Here’s Why Some Baking Recipes Ask You to Scald Milk — and How to Actually Do It

It’s an old-timey technique, but it’s still crucial to some baking recipes.

Related To:

Black rustic saucepan filled with milk on a cutting board and a jar with different shapes and colors italian pasta, on a wooden table.


Black rustic saucepan filled with milk on a cutting board and a jar with different shapes and colors italian pasta, on a wooden table.

Photo by: Daniela Simona Temneanu / EyeEm/Getty Images

Daniela Simona Temneanu / EyeEm/Getty Images

Have you ever read a recipe that asks you to scald milk? Maybe it was a breadmaking recipe, or maybe it was a recipe handed down from your great grandmother. What exactly is scalding and how do you do it?

The term scalding might sound old-timey to you, like something a 19th century British lady would use to describe the temperature of her tea. And, well, that’s because it is an older term. Back in the day before pasteurization, recipes used to call for you to heat up milk — or to scald it — in order to kill bacteria. Nowadays with pasteurization, scalding milk whenever you bake with it obviously isn’t necessary. But you might still see it in some recipes, and that’s because it serves a few other purposes.

What Is Scalding?

In short, scalding means to heat up milk until right before it boils, then cool it to room temperature.

Milk pouring into pot


Milk pouring into pot

Photo by: Manny Rodriguez/Getty Images

Manny Rodriguez/Getty Images

How Do You Scald Milk Quickly?

1. Add the cold milk to a wide, shallow, heavy bottomed saucepan. The more surface area there is, the faster the milk will heat up.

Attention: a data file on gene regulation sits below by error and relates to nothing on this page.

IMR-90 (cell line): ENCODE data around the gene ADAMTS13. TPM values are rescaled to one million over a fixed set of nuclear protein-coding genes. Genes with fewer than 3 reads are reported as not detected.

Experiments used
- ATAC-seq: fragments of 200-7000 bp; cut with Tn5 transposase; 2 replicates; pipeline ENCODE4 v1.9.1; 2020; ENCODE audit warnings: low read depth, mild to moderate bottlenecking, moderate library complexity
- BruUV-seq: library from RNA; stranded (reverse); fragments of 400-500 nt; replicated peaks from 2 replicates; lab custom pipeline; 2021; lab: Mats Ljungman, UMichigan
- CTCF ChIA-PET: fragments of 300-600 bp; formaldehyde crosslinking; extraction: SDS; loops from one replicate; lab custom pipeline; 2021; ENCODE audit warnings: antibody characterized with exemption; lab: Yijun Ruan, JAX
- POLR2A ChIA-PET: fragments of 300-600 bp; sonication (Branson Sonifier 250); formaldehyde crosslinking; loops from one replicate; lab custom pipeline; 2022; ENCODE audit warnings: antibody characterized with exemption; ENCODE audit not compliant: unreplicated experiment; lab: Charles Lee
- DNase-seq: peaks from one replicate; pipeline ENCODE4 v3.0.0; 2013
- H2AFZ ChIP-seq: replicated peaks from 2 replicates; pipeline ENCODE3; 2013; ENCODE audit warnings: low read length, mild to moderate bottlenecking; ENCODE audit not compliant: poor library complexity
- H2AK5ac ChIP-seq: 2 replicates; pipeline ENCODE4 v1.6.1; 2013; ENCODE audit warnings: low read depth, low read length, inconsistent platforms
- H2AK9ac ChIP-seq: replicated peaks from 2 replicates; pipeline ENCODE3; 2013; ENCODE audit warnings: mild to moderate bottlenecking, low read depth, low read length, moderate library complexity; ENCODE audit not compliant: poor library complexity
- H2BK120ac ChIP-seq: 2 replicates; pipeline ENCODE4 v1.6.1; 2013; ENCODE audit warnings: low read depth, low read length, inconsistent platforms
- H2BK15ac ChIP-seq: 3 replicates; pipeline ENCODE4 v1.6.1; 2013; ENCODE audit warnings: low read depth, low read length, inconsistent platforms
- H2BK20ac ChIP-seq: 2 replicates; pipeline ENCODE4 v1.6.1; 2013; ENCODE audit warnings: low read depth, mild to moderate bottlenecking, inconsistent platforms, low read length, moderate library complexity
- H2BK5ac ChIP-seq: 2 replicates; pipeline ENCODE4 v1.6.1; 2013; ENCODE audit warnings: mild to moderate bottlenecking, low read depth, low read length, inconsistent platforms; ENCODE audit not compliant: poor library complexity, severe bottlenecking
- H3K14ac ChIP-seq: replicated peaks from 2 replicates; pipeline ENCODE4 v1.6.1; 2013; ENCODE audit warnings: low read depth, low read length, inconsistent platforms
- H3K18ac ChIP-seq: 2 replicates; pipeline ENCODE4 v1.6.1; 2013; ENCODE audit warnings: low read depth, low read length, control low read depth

2. Heat the saucepan over medium heat, stirring frequently.

3. The milk is scalded with small bubbles appear around the outside of the saucepan, or the temperature registers 180 to 185 degrees F.

4. Cool the milk for about 10 minutes, until it dips below 138 degrees F (otherwise it can kill the yeast in a bread recipe.

How Do You Know Milk Is Scalded?

The tell-tale sign is when small bubbles start appearing around the walls of the saucepan. The moment you see these bubbles, your milk is done scalding. If larger bubbles start appearing or the whole saucepan starts boiling, you’ve gone too far, and will have to start over. Patience and careful observation are key!

Why Do Recipes Call for Scalded Milk?

If your recipe calls for scalding milk, don’t skip this step. Typically, you’ll see it in bread, cake or ice cream recipes. It serves several purposes.

  • It ensures that milk-based breads rise. The whey in milk can actually prevent yeast from doing its job — causing bread to rise. But scalding milk weakens whey, allowing yeast to work. In fact, scalded milk actually speeds up the rate at which yeast causes bread to rise because yeast starts working more quickly in warm liquids than cool ones.
  • It infuses milk with other flavors. Add other flavors to warm milk, such as lemon zest, vanilla bean, herbs or spices, and the milk will take on these other flavors. This is important when you’re making a milk base for ice cream.
  • It dissolves sugar and melts butter in some cake recipes. Adding warm milk to some baking recipes is just a matter of efficiency.

Related Links:

Next Up

The Very Best Milk Alternative for Dairy-Free Baking

According to science, you’re making a mistake if you’re using anything else.

Am I Supposed to Use Salted or Unsalted Butter in Baking?

Plus what to do when you’re in a pinch and don’t have the right kind.

How to Make Box Cake Better

We baked fourteen cakes to figure out the best tips and tricks — here are the five you should remember.

How to Make Confectioners’ Sugar

If you run out of confectioners’ sugar you can make your own. Here’s how.

What Is Confectioners’ Sugar?

Confectioners’ Sugar. Powdered Sugar. Icing Sugar. 10X Sugar. Is there a difference?

What Is White Chocolate?

Plus, how to melt it and bake with it.

A Comprehensive Guide to Baking at High Altitudes

Did you know you should you use less baking soda at higher altitudes?

Bleached Flour vs Unbleached: What’s the Difference?

What is bleached flour and is it bad for you?

How to Measure Flour Accurately

If you’re plunging and measuring, you’re doing it wrong.

Check Out Our

Get a sneak-peek of the new Food Network recipe page and give us your feedback.

See it Now!